This is good advice. I'd probably not move here if you don't have a job lined up already, though.
Yeah, I wouldn't either. I'm way more risk-averse than that.
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Old 07-11-2013, 08:34 PM
 
29 posts, read 29,808 times
Reputation: 13
Quote:
Originally Posted by Bremsstrahlung View Post
Do you have any work experience? Did you do any internships in college? If the answer is no, and you also do not have a lot of money saved up, then your chances are not very good. Finding an entry level job here is competitive, and the city is expensive, so it's risky to move here without a job lined up unless you have a lot of money to support yourself until you can find a job.

If you aren't too picky and are willing to work in food service or retail while you start out, then maybe it's doable, but you will be limited in where you can live. You won't have to live in a ghetto, but you won't be in Manhattan, that's for sure. You could rent a room in one of the cheaper but still safe neighborhoods in the city (there are several of them).

It will be challenging and there is a chance you will not be able to make it. If you're okay with that, or if you happen to have some real experience or a lot of money saved up, then you should give it a shot.
Thanks for response, and advise, thats sounds like a common sense, but I know people who moving to city with just a dream and no plans, I think thats nuts. Of course I want to find a job first before moving, also I am not picky (but I will not clean bathrooms). I just wanted to know how hard is to find a job there and by the way, is NYC is bad as Chicago for having your own car ? is that expensive ? (parking etc.)
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Old 07-11-2013, 09:58 PM
 
Location: Manhattan
506 posts, read 839,738 times
Reputation: 251
I don't recommend bringing your car to the city if you are not prepared to spend a lot of money to keep it here. Street parking in Manhattan is virtually impossible and more trouble than it could ever be worth. Aside from finding a spot to park you'd constantly have to move it for street cleaning and worry about people bumping it. Garages here are very expensive. In Manhattan a spot in a garage will cost you nearly as much as rent in another city--my garage is $590 a month. I've seen them in other areas downtown for as low as $300 but that's still a lot for someone who apparently doesn't have a job.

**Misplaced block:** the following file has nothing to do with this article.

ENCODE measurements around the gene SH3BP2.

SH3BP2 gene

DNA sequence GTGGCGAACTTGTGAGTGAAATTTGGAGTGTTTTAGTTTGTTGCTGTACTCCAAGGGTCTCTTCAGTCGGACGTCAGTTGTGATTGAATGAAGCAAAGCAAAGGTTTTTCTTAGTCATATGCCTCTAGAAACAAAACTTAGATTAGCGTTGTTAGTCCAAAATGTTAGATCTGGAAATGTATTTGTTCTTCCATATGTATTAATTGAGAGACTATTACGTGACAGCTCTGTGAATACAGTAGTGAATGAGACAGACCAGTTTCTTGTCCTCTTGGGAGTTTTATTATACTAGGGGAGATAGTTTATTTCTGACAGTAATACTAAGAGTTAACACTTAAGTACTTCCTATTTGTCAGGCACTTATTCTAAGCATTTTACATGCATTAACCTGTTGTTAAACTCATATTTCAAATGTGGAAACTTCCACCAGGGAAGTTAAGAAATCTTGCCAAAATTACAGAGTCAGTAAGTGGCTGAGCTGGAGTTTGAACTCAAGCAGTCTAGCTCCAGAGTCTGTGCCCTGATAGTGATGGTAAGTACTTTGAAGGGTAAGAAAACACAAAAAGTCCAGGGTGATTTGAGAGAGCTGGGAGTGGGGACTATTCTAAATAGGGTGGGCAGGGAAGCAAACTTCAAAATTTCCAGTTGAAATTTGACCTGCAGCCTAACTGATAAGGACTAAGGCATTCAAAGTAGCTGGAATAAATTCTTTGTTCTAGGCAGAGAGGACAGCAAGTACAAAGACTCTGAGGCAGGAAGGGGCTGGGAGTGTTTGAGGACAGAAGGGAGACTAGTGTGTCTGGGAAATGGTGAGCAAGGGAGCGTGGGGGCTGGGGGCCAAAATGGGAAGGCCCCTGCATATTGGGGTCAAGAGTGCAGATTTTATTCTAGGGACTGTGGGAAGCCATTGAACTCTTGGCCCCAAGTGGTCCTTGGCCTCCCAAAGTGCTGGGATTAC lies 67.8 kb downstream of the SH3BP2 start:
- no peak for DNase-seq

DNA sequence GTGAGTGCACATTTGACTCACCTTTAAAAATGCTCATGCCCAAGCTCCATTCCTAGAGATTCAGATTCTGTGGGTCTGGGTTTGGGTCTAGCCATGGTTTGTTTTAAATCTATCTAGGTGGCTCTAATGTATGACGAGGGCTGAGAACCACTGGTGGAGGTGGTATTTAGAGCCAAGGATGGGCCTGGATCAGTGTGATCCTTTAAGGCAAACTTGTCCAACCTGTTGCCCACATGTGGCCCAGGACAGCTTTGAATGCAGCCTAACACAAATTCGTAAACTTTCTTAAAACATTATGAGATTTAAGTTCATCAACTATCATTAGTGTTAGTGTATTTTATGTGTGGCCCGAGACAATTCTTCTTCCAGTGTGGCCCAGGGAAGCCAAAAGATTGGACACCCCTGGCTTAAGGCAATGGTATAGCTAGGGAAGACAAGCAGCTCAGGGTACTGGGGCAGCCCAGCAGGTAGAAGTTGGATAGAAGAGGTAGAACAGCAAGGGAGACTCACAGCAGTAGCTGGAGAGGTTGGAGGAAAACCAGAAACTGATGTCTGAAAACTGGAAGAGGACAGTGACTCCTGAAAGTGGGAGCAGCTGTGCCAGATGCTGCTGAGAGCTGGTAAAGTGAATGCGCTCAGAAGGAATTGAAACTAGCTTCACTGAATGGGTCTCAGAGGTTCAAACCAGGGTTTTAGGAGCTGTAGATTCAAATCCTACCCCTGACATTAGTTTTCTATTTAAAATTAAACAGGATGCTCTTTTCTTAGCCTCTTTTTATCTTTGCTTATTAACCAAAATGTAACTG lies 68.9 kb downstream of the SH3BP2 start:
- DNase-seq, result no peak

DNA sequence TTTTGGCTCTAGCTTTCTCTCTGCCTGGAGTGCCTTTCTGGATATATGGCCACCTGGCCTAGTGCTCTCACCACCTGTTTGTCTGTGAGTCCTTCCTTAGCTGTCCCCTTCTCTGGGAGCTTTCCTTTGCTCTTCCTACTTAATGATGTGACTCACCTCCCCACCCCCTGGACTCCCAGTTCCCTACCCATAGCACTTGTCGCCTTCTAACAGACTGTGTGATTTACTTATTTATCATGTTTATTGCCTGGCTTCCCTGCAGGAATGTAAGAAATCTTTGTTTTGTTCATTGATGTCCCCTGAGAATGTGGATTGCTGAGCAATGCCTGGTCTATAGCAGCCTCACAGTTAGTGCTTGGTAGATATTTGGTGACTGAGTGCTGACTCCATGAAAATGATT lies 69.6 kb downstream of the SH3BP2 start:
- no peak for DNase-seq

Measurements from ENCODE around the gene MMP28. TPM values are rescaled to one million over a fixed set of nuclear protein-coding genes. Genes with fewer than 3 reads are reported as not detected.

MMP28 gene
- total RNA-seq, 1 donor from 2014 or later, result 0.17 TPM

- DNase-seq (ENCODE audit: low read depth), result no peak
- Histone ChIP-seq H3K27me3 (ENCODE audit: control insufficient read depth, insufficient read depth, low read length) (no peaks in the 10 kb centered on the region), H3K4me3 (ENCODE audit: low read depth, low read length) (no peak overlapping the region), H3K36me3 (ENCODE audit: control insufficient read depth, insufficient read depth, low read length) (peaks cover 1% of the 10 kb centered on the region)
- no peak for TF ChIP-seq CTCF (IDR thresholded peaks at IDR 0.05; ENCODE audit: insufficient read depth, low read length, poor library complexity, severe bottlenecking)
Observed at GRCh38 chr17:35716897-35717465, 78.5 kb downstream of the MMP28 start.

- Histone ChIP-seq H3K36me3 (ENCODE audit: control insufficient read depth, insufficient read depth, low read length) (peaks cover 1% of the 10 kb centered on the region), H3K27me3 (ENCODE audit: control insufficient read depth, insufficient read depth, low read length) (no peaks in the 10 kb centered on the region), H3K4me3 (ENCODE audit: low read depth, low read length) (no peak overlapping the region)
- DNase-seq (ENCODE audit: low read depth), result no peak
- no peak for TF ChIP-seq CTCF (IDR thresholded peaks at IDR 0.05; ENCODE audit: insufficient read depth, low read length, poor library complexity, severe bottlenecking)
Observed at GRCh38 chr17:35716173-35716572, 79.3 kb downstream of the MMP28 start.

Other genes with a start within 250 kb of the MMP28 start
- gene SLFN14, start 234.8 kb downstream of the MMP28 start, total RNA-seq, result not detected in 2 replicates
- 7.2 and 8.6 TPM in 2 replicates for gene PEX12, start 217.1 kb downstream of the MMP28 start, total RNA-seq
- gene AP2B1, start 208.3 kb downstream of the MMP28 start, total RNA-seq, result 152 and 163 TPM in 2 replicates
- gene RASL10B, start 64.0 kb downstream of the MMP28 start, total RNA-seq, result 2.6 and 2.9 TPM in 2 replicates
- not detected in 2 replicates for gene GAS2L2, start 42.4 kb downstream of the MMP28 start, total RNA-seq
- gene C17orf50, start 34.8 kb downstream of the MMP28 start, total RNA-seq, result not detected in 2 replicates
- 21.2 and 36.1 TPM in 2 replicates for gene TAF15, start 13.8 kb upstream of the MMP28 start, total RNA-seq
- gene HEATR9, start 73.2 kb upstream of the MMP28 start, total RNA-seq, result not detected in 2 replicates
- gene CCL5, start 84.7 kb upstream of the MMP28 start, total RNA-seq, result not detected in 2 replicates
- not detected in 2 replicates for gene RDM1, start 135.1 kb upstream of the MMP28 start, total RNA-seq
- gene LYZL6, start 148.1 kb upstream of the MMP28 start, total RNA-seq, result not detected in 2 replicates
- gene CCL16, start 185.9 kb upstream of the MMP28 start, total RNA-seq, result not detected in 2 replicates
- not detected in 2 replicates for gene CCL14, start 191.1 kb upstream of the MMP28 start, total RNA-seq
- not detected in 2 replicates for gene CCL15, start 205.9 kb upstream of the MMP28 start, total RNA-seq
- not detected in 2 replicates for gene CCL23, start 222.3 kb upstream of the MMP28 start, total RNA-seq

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Old 07-12-2013, 05:35 AM
 
Location: Queens, New York City
470 posts, read 744,511 times
Reputation: 342
Well, he very likely won't be living in Manhattan.

I don't know other boroughs very well, but I know there are many neighborhoods in Queens where having a car is much easier. Places like Rego Park, Forest Hills, Middle Village, Ridgewood, Glendale, and Kew Gardens might be options if you really want to keep your car. It's also possible to live in these neighborhoods and be within easy walking distance of the subway, so getting to Manhattan or the other boroughs is still easy.
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Old 07-12-2013, 07:43 AM
 
Location: Plandome, NY
7,048 posts, read 7,618,141 times
Reputation: 3889
Quote:
Originally Posted by Bremsstrahlung View Post
Well, he very likely won't be living in Manhattan.

I don't know other boroughs very well, but I know there are many neighborhoods in Queens where having a car is much easier. Places like Rego Park, Forest Hills, Middle Village, Ridgewood, Glendale, and Kew Gardens might be options if you really want to keep your car.
most of those areas are a pain in the neck to own a car. Half of queens is not idea for car ownership for most people imo.
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Old 07-12-2013, 07:52 AM
 
Location: Queens, New York City
470 posts, read 744,511 times
Reputation: 342
I think the best option is to just sell the car. It might be nice to have every now and then, but you really don't need a car in NYC.